"Come in and do what he did, you only see that in the movies," Red Sox designated hitter David Ortiz said. "That guy is a good hitter. One day he's going to get plenty of at-bats. He reminds me of myself when I first started. Don't get to play too much, but with a good swing."
Boston has a season-high 9½-game advantage over second-place Tampa Bay in the division race.
Carp sent a drive over the center-field fence on the first pitch from Roberto Hernandez. It was the first pinch-hit grand slam for Boston since Kevin Millar hit one at Milwaukee on June 7, 2003.
"He hung a slider and I did a lot more than I expected to do with it," Carp said.
Carp is 5 for 17 with two homers and nine RBIs as a pinch hitter this year. Boston has seven pinch-hit homers overall on the season.
"Mike has been so productive in that role," Red Sox manager John Farrell said. "To sit there for nearly four hours and come up and swing at the first pitch you see for a grand slam, that's pretty remarkable."
Dustin Pedroia opened the 10th with a walk against Joel Peralta (2-7) and went to second on Shane Victorino's bunt. After Ortiz was intentionally walked, Hernandez replaced Peralta and walked Mike Napoli on four pitches before Carp went deep for his ninth homer.
Boston closer Koji Uehara (4-0) struck out two during a perfect ninth. He has retired his last 34 batters.
James Loney homered for the Rays, who have has lost 13 of 17. Tampa Bay's lead for the second AL wild-card spot was trimmed to one game over the New York Yankees, who won 5-4 at Baltimore.
The Rays trailed 3-1 before Evan Longoria doubled in a run in the seventh and Loney hit a tying solo shot off Brandon Workman in the eighth.
Napoli had a two-run double and Daniel Nava hit an RBI grounder off Alex Cobb to put the Red Sox up 3-0 in the third. Napoli has driven in 11 runs over his last seven games.
The Rays got one run back in the third on David DeJesus' RBI double. Red Sox shortstop Stephen Drew made a strong defensive play later in the inning with two outs and the bases loaded when he drove to his right to field Desmond Jennings' grounder and then throw out Matt Joyce at second base.
"An awesome play ... what a play," Red Sox starter Ryan Dempster said.
Dempster, who gave up one run, four hits and five walks in five innings, struck out Jennings to leave the bases loaded in the fifth.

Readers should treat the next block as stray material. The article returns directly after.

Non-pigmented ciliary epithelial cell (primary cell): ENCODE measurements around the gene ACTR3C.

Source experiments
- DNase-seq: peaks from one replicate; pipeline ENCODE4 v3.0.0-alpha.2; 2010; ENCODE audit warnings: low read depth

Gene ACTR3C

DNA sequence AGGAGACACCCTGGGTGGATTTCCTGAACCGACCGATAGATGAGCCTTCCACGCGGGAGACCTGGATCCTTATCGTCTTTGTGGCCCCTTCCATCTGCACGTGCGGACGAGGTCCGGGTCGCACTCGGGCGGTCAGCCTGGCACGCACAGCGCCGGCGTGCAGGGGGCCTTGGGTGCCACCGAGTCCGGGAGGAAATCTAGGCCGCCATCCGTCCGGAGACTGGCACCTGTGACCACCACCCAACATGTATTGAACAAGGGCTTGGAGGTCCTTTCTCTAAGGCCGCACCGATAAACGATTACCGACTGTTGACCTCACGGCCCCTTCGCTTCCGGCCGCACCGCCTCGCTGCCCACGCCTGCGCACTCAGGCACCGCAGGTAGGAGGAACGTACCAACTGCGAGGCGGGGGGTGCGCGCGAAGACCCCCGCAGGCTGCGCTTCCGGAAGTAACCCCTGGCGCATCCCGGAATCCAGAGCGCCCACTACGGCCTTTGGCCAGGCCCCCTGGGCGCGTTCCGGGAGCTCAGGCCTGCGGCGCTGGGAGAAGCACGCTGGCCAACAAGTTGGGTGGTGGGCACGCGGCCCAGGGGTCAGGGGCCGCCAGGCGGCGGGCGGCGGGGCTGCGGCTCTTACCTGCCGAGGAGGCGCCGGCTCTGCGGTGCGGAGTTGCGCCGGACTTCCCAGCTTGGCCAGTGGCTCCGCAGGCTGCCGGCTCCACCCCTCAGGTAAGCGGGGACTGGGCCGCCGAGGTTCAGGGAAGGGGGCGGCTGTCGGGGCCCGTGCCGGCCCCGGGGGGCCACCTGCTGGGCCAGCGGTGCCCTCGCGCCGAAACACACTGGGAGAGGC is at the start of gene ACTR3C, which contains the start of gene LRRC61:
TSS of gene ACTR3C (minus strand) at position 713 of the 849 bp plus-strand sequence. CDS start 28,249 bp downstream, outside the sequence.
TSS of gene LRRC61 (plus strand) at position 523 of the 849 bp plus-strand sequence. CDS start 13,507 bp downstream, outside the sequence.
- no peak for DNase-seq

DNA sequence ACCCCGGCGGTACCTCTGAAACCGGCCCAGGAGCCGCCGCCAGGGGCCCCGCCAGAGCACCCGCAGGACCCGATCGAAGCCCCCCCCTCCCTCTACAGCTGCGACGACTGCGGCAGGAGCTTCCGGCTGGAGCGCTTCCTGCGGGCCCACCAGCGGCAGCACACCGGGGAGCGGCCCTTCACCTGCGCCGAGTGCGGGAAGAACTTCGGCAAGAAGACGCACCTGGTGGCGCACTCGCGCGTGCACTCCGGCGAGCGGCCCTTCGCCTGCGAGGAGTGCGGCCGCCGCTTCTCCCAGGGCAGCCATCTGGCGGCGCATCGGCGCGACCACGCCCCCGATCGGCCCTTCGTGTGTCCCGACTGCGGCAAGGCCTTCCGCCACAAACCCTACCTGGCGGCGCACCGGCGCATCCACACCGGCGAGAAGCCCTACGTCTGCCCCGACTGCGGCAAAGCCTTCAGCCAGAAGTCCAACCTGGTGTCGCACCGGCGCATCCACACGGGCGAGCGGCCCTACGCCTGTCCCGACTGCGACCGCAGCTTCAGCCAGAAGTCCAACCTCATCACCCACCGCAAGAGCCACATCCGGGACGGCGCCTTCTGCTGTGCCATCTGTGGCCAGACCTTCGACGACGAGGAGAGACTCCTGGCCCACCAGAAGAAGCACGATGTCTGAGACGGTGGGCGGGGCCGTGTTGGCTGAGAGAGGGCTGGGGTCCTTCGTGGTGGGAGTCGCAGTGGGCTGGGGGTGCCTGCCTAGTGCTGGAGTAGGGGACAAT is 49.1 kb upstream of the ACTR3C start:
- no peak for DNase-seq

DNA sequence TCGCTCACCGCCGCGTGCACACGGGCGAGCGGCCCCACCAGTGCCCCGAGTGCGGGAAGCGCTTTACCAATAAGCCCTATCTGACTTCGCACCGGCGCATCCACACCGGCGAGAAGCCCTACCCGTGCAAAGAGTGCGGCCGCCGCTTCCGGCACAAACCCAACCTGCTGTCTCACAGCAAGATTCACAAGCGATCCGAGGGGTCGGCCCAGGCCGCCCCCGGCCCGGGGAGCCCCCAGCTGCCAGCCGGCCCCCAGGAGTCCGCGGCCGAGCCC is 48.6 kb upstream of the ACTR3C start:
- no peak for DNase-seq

"You can slice and dice it, but we had chances to score way more than three runs tonight and didn't do that," Rays manager Joe Maddon said.
Cobb allowed three runs and seven hits over 5 2/3 innings.
Tampa Bay just missed turning a triple play in the sixth. With runners on first and second, Longoria leaped to grab Will Middlebrooks' high-hopper near the line and then landed on the third-base bag. Longoria threw out Drew at second, but Middlebrooks just beat the ensuing throw to first.
Farrell said RHP Clay Buchholz came through his first start in three months Tuesday night in good shape and will pitch again on Sunday. Buchholz, who had been sidelined by a strained neck, threw five innings in Boston's 2-0 win over the Rays. ... Tampa Bay is hitless in its last 12 at-bats with the bases loaded. ... Texas Rangers senior adviser Tom Giordano scouted the game on the 60th anniversary of his debut as a major league player with the Philadelphia Athletics, a game in which he hit a home run.
Copyright by STATS LLC and The Associated Press
ST. PETERSBURG, FL - SEPTEMBER 11: Outfielder Shane Vixctorino #18 of the Boston Red Sox questions umpire Vic...
19,215 (56.4% full) - % is based on regular season capacity
Home Plate - Vic Carapazza, First Base - Lance Barksdale, Second Base - Gary Cederstrom, Third Base - Angel Hernandez
Ryan Dempster throws 34 percent of his pitches in the upper-third of the plate, the fourth-highest rate in the AL. The Rays rank in the top five in the AL in slugging and average in at-bats ending with a pitch in that location.